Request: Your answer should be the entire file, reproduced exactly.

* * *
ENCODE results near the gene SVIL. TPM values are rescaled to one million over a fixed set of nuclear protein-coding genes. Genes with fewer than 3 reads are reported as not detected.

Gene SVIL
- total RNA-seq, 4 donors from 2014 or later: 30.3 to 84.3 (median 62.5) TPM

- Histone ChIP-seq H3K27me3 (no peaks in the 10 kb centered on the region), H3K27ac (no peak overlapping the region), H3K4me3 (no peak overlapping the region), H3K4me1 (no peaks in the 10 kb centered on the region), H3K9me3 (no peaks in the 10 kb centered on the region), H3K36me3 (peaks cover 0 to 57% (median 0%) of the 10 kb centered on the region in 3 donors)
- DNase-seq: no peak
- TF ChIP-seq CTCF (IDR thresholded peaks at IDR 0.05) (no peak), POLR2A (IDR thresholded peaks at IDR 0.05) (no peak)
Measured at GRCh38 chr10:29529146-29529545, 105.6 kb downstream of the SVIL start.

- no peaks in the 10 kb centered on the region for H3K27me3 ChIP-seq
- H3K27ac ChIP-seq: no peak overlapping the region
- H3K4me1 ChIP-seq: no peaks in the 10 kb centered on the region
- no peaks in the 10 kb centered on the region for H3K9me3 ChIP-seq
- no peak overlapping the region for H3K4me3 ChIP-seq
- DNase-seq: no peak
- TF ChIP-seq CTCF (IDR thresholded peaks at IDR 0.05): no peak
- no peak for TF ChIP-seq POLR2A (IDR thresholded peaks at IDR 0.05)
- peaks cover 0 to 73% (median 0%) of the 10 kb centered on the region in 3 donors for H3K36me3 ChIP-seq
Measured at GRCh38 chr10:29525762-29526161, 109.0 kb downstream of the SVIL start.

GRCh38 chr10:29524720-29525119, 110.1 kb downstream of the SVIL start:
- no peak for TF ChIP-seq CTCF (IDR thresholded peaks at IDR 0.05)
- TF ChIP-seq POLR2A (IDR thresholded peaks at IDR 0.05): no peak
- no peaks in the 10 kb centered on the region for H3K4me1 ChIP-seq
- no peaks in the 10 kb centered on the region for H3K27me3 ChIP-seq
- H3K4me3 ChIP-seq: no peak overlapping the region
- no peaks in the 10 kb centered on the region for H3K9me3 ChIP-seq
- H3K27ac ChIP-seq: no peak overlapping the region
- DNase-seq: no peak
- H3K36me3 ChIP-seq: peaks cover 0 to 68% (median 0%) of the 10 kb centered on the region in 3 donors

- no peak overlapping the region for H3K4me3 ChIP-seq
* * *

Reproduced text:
ENCODE results near the gene SVIL. TPM values are rescaled to one million over a fixed set of nuclear protein-coding genes. Genes with fewer than 3 reads are reported as not detected.

Gene SVIL
- total RNA-seq, 4 donors from 2014 or later: 30.3 to 84.3 (median 62.5) TPM

- Histone ChIP-seq H3K27me3 (no peaks in the 10 kb centered on the region), H3K27ac (no peak overlapping the region), H3K4me3 (no peak overlapping the region), H3K4me1 (no peaks in the 10 kb centered on the region), H3K9me3 (no peaks in the 10 kb centered on the region), H3K36me3 (peaks cover 0 to 57% (median 0%) of the 10 kb centered on the region in 3 donors)
- DNase-seq: no peak
- TF ChIP-seq CTCF (IDR thresholded peaks at IDR 0.05) (no peak), POLR2A (IDR thresholded peaks at IDR 0.05) (no peak)
Measured at GRCh38 chr10:29529146-29529545, 105.6 kb downstream of the SVIL start.

- no peaks in the 10 kb centered on the region for H3K27me3 ChIP-seq
- H3K27ac ChIP-seq: no peak overlapping the region
- H3K4me1 ChIP-seq: no peaks in the 10 kb centered on the region
- no peaks in the 10 kb centered on the region for H3K9me3 ChIP-seq
- no peak overlapping the region for H3K4me3 ChIP-seq
- DNase-seq: no peak
- TF ChIP-seq CTCF (IDR thresholded peaks at IDR 0.05): no peak
- no peak for TF ChIP-seq POLR2A (IDR thresholded peaks at IDR 0.05)
- peaks cover 0 to 73% (median 0%) of the 10 kb centered on the region in 3 donors for H3K36me3 ChIP-seq
Measured at GRCh38 chr10:29525762-29526161, 109.0 kb downstream of the SVIL start.

GRCh38 chr10:29524720-29525119, 110.1 kb downstream of the SVIL start:
- no peak for TF ChIP-seq CTCF (IDR thresholded peaks at IDR 0.05)
- TF ChIP-seq POLR2A (IDR thresholded peaks at IDR 0.05): no peak
- no peaks in the 10 kb centered on the region for H3K4me1 ChIP-seq
- no peaks in the 10 kb centered on the region for H3K27me3 ChIP-seq
- H3K4me3 ChIP-seq: no peak overlapping the region
- no peaks in the 10 kb centered on the region for H3K9me3 ChIP-seq
- H3K27ac ChIP-seq: no peak overlapping the region
- DNase-seq: no peak
- H3K36me3 ChIP-seq: peaks cover 0 to 68% (median 0%) of the 10 kb centered on the region in 3 donors

- no peak overlapping the region for H3K4me3 ChIP-seq